by Katya Rivers
So you are in college, you are having the time of your life, and then Sunday comes around and you have a paper due Tuesday. You haven’t even gotten to the point of opening Word and writing your name and the date. And the worst part is that right next to you is a stack of books, journal articles, and essays that you haven’t even looked at. You estimate the pages of dense reading that await you—well over a thousand—on this gloomy Sunday afternoon. It’s okay. We’ve all been there. You aren’t doomed.
Sure it’s doable to read all of that information, but it’s not necessary! That’s right…you do not need to read all the text. You are saved. The important thing to realize in this situation is that there is a way to get through all of that reading material and write one heck of an essay. Let’s get started.
My Perfect Strategy—from a senior who finally figured it out.
- Read the title—Help your mind prepare for what you are about to read and digest.
- Read the introduction and/or summary and the conclusion—Gather the most important points.
- Take notice of boldface headings and subheadings—This helps create a structure in your thought to organize the information you are receiving and absorbing. This will help you deal with the details to come.
- Make sure to take full notice of graphics—Charts, maps, diagrams, pictures, etc. are there to make a point. DO NOT OVERLOOK THEM (take it from someone who’s done it too many times and suffered).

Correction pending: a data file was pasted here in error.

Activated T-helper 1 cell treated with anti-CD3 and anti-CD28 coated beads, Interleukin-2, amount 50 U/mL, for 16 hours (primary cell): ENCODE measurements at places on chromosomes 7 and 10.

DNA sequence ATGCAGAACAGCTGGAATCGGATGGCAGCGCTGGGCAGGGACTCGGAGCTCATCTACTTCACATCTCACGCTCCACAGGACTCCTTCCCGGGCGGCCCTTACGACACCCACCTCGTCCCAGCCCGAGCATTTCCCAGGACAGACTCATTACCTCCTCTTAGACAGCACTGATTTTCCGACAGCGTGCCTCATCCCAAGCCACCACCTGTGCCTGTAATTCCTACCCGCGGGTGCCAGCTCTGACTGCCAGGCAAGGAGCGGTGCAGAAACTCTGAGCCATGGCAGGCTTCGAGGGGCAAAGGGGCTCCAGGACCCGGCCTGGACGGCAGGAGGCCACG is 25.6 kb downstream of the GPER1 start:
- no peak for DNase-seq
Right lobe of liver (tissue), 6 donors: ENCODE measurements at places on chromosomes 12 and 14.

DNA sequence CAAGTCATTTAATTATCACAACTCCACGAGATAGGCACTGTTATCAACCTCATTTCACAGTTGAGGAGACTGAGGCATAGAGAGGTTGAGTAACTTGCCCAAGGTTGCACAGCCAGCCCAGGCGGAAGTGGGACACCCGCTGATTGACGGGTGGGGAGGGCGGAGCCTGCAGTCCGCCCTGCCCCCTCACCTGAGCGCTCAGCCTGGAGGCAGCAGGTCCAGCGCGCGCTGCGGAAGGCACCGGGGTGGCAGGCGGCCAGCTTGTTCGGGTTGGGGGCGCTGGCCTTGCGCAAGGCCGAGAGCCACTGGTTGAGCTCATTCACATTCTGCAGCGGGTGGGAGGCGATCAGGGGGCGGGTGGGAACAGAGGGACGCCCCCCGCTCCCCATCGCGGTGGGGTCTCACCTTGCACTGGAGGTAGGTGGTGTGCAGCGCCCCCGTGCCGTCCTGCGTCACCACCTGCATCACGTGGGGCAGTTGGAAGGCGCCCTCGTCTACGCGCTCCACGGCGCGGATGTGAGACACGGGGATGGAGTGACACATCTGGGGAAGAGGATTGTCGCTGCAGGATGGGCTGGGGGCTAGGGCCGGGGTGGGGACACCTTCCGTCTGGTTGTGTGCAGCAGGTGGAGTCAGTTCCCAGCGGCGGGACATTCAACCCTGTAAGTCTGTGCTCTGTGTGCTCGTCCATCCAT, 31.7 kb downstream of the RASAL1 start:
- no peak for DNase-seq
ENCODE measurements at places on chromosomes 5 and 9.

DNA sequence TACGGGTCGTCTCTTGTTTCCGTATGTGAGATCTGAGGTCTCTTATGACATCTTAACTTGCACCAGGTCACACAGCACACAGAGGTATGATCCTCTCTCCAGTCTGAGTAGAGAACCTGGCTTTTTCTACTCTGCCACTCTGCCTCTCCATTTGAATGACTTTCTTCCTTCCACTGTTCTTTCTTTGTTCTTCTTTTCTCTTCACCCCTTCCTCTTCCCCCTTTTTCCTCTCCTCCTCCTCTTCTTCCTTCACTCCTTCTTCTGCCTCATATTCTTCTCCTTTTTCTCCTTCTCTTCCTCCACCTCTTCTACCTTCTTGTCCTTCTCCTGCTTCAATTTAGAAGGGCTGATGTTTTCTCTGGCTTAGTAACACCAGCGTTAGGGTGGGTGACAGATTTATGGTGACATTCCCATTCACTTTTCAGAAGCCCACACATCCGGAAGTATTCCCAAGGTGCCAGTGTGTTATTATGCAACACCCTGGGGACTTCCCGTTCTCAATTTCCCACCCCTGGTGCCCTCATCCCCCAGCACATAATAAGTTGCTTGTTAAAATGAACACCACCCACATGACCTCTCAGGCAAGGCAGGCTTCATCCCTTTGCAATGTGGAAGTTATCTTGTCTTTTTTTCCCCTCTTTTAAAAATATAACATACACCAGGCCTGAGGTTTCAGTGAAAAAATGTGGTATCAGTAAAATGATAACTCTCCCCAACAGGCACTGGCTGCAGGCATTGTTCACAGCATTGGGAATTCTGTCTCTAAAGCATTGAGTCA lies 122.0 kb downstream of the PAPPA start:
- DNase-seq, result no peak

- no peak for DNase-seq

- Notice reading “clues”—Italics, bold face, print, clearly stated objectives.
- Question—Develop your own questions as you read. This is where your thoughts begin to connect to the text in front of you, and you begin to form your own opinion on the topic or issue. This is also where magic happens, and these questions may become the birth of your thesis.
- Always annotate and make notes, highlights, symbols, etc. —This is for future reference when you are actually writing your paper. It will help you find and reference your information and quickly access major points you related to. This is also your way of contributing to the scholarly discussion you’re in college to join.
Remember good writing always starts with good reading. Have fun!
Katya Rivers is a senior majoring in religion.